http://www.acousticguitarforum.com/f...d.php?t=106907

http://www.acousticguitarforum.com/f...d.php?t=107634

- should be plenty of tips there.
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Last edited by Kerbie; 08-29-2017 at 12:43 PM. Reason: Removed language
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Old 07-23-2017, 05:14 AM
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Long fingers are not necessary, but a good set-up is! The nut slots on a vast majority of acoustic guitars are terribly cut, and are way too high. This makes barring at the first fret nightmarish.
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Old 07-23-2017, 05:17 AM
Silly Moustache Silly Moustache is offline
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You've had all the info already so, now you know that it isn't abut your fingers and that you WILL master the F shape chord, but don't forget the thumb over option (where the thumb frets the 6th string).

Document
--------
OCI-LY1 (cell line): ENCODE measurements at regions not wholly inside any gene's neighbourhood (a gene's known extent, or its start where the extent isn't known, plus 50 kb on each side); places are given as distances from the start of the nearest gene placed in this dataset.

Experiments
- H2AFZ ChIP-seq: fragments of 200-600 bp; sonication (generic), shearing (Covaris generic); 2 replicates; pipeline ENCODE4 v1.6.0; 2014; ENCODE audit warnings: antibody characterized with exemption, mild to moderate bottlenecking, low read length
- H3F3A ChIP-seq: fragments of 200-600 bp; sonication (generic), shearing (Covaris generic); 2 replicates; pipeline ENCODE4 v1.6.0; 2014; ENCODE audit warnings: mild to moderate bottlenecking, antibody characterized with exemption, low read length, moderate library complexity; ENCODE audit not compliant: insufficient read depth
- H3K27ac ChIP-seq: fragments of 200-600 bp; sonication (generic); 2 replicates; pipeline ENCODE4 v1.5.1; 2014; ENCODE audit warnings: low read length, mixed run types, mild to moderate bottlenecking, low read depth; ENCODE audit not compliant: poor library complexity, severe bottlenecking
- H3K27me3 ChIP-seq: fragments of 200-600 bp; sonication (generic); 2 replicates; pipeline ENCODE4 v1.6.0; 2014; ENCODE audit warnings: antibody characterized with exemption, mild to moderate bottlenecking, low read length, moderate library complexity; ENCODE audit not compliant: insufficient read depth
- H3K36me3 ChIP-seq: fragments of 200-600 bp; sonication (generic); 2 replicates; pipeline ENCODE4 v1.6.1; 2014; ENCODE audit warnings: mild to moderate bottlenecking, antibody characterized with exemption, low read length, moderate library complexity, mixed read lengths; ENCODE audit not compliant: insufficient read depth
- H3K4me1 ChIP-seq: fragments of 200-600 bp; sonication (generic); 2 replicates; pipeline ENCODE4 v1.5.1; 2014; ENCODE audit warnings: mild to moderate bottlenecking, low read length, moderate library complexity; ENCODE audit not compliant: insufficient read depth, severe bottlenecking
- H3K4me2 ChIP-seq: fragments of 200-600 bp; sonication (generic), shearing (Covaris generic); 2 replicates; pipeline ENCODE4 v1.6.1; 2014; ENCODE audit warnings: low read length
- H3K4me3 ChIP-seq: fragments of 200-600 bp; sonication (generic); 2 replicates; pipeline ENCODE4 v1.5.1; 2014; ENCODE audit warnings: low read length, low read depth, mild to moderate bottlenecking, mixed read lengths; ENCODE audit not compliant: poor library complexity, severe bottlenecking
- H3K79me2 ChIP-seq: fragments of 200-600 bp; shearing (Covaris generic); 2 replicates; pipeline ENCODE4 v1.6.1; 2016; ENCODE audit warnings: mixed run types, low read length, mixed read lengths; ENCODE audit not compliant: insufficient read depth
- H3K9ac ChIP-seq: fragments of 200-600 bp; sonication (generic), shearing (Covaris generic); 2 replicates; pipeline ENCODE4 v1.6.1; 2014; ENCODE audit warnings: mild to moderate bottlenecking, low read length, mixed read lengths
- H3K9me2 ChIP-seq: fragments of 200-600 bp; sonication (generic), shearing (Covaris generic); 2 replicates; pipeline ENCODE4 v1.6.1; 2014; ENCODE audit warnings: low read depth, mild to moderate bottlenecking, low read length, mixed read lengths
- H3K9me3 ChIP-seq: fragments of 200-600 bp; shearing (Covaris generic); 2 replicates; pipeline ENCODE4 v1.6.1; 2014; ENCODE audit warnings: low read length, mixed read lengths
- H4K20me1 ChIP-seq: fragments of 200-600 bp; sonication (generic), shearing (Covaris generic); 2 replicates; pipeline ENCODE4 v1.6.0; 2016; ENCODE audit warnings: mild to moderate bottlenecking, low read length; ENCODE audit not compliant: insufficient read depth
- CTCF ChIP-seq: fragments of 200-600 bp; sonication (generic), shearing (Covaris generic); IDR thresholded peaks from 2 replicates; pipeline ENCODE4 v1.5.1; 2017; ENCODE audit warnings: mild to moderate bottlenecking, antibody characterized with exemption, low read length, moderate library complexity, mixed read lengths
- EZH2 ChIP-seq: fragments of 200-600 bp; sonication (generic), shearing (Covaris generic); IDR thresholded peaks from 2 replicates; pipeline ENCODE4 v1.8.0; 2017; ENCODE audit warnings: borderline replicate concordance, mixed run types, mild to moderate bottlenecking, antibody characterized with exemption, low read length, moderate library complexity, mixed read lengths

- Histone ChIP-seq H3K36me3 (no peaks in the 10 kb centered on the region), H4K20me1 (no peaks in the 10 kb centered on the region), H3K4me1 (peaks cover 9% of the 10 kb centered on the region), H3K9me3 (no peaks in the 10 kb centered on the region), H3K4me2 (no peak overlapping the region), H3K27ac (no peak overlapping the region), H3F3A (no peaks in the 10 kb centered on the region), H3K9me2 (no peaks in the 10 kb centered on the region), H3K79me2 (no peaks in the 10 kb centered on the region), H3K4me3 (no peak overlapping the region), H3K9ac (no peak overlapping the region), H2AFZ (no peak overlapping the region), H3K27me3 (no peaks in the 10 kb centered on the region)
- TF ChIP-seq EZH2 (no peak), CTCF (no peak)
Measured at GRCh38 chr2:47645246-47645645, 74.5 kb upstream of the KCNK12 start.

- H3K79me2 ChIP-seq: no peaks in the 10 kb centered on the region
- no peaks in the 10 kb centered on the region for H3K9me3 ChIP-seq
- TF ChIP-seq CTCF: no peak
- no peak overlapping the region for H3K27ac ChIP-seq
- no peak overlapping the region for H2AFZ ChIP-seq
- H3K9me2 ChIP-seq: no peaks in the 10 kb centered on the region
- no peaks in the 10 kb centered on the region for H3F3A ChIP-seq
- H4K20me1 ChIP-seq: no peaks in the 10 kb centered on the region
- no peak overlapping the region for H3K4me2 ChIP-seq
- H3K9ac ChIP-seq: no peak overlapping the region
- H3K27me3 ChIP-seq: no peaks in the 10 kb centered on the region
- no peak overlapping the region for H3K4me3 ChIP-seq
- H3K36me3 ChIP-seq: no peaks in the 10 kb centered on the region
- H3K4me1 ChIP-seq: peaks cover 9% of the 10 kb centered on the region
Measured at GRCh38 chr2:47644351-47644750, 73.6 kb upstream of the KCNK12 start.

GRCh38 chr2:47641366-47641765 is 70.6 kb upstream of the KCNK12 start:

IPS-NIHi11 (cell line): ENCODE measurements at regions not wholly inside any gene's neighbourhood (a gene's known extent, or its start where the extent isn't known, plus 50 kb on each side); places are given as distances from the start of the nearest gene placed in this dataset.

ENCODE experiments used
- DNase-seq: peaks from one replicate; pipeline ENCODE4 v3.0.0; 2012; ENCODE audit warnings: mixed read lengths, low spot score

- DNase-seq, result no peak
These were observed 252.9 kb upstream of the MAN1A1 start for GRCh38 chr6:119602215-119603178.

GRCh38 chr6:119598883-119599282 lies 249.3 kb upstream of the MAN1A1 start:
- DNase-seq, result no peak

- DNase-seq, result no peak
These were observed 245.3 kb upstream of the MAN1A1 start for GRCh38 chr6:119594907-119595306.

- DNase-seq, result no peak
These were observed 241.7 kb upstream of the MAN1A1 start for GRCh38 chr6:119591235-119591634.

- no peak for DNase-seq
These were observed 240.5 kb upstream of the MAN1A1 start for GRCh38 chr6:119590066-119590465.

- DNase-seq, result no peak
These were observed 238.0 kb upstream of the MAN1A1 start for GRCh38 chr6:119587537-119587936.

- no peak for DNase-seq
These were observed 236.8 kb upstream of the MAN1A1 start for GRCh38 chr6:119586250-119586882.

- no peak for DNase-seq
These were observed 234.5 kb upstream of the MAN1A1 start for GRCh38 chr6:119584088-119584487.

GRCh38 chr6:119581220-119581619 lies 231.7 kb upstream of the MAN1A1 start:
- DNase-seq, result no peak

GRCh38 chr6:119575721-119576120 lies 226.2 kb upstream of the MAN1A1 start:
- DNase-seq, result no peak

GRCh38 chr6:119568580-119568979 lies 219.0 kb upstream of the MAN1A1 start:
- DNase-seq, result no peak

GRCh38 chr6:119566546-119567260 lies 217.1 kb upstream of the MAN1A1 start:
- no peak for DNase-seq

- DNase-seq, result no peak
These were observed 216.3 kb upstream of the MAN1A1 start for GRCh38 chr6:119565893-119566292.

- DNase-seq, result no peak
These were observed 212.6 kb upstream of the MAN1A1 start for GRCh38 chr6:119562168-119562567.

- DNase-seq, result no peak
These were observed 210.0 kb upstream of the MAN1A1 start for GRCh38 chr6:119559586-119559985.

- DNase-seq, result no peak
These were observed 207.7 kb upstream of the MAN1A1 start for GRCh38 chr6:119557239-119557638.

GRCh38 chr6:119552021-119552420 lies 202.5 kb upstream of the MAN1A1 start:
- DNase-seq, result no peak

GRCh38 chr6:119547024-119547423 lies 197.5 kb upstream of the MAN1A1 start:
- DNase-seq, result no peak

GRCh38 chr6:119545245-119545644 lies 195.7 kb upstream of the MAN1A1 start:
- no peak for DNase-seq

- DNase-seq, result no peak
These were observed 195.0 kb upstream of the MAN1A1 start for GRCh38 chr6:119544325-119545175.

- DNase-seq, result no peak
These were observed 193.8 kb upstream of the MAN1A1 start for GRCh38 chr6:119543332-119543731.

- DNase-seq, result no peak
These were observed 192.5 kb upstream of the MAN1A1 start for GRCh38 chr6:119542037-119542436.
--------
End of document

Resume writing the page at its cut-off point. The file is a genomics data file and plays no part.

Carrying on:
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Old 07-23-2017, 09:29 AM
piper_L piper_L is offline
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I'm a big believer in trying to break difficult techniques down to simpler parts, and trying to practice those separately, then putting things back together slowly. I found the first exercise on this page

http://www.guitarhabits.com/effectiv...s-sound-clean/

to be helpful in isolating just the index finger - letting you experiment with where it needs to be placed, what angle, what overlap. etc.

And it's a strength-training exercise too, building up the index finger by practicing with it in increasing difficulty, then decreasing. It's always good, when learning something, to have something you can succeed at, rather than fail, so you get a sense of progress and achievement. Barre chord practice can take that away, if you're not careful! -)